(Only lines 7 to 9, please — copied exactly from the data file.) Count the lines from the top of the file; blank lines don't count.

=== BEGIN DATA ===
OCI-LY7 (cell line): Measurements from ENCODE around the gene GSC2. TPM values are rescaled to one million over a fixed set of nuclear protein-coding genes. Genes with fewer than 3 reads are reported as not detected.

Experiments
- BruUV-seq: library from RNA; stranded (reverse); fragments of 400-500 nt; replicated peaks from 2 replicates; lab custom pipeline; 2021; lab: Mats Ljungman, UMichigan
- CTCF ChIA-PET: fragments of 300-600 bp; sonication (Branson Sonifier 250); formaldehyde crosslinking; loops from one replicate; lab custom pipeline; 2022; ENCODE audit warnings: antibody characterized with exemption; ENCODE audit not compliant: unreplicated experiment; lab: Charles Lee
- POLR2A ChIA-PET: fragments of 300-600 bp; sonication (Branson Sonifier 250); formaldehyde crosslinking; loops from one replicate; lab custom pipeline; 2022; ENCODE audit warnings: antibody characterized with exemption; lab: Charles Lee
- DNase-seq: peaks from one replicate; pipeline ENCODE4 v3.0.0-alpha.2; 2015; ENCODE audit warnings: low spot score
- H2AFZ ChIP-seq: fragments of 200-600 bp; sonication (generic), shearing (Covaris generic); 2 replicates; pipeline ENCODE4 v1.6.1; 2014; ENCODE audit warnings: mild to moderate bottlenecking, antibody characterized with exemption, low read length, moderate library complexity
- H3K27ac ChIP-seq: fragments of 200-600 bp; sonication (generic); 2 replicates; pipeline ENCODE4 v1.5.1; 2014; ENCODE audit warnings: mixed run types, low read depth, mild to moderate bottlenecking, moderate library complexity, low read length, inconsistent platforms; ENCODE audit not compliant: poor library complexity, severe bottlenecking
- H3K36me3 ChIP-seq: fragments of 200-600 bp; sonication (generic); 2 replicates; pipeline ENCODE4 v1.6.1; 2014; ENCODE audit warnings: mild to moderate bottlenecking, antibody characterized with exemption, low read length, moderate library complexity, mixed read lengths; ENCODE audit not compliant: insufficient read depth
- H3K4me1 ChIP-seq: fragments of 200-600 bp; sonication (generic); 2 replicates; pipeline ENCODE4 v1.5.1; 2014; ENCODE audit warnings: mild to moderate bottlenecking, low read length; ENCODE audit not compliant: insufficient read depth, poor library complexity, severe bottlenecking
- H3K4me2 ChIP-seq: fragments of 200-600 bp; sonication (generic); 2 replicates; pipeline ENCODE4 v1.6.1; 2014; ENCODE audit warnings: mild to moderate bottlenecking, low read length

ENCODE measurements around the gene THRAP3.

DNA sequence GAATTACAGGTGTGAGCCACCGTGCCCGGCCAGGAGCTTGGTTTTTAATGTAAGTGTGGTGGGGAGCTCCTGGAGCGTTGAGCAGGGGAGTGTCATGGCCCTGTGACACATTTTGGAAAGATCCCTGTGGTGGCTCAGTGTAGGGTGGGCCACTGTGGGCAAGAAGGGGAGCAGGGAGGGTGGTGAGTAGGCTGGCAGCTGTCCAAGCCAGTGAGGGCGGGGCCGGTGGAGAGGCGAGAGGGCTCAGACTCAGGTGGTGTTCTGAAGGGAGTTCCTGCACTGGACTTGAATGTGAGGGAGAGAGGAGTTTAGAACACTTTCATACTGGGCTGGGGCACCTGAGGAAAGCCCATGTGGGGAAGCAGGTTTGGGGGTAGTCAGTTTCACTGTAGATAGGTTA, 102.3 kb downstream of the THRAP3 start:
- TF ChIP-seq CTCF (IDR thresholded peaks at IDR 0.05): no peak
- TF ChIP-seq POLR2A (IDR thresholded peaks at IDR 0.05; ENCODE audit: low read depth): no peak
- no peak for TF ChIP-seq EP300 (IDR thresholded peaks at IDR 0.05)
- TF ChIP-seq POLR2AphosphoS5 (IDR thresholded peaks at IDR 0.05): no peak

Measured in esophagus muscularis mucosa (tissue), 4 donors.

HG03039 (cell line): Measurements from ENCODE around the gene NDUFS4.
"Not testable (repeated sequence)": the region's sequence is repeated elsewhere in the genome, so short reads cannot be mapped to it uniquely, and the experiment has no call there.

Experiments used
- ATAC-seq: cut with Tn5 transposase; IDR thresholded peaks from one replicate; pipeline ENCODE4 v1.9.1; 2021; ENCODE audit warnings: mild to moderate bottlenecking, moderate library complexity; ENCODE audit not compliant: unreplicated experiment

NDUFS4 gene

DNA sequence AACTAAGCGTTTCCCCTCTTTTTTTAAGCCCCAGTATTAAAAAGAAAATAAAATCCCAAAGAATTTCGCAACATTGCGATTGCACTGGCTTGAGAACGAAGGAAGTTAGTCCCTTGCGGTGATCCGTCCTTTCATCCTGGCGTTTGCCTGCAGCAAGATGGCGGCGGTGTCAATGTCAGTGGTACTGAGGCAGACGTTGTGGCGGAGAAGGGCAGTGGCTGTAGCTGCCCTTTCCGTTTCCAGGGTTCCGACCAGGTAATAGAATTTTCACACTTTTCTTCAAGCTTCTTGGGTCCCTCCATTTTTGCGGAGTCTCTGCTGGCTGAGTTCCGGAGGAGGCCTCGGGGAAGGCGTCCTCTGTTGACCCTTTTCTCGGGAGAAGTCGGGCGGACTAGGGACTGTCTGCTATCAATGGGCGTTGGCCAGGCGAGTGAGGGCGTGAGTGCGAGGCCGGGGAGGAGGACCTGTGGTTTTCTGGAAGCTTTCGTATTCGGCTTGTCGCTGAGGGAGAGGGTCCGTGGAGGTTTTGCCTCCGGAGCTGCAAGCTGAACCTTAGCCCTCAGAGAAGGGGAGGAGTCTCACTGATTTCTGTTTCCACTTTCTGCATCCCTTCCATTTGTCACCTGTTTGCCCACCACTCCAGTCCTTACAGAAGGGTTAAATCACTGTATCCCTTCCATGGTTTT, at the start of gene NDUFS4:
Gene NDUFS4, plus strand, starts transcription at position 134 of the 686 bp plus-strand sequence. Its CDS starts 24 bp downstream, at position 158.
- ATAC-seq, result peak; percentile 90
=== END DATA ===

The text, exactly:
- H2AFZ ChIP-seq: fragments of 200-600 bp; sonication (generic), shearing (Covaris generic); 2 replicates; pipeline ENCODE4 v1.6.1; 2014; ENCODE audit warnings: mild to moderate bottlenecking, antibody characterized with exemption, low read length, moderate library complexity
- H3K27ac ChIP-seq: fragments of 200-600 bp; sonication (generic); 2 replicates; pipeline ENCODE4 v1.5.1; 2014; ENCODE audit warnings: mixed run types, low read depth, mild to moderate bottlenecking, moderate library complexity, low read length, inconsistent platforms; ENCODE audit not compliant: poor library complexity, severe bottlenecking
- H3K36me3 ChIP-seq: fragments of 200-600 bp; sonication (generic); 2 replicates; pipeline ENCODE4 v1.6.1; 2014; ENCODE audit warnings: mild to moderate bottlenecking, antibody characterized with exemption, low read length, moderate library complexity, mixed read lengths; ENCODE audit not compliant: insufficient read depth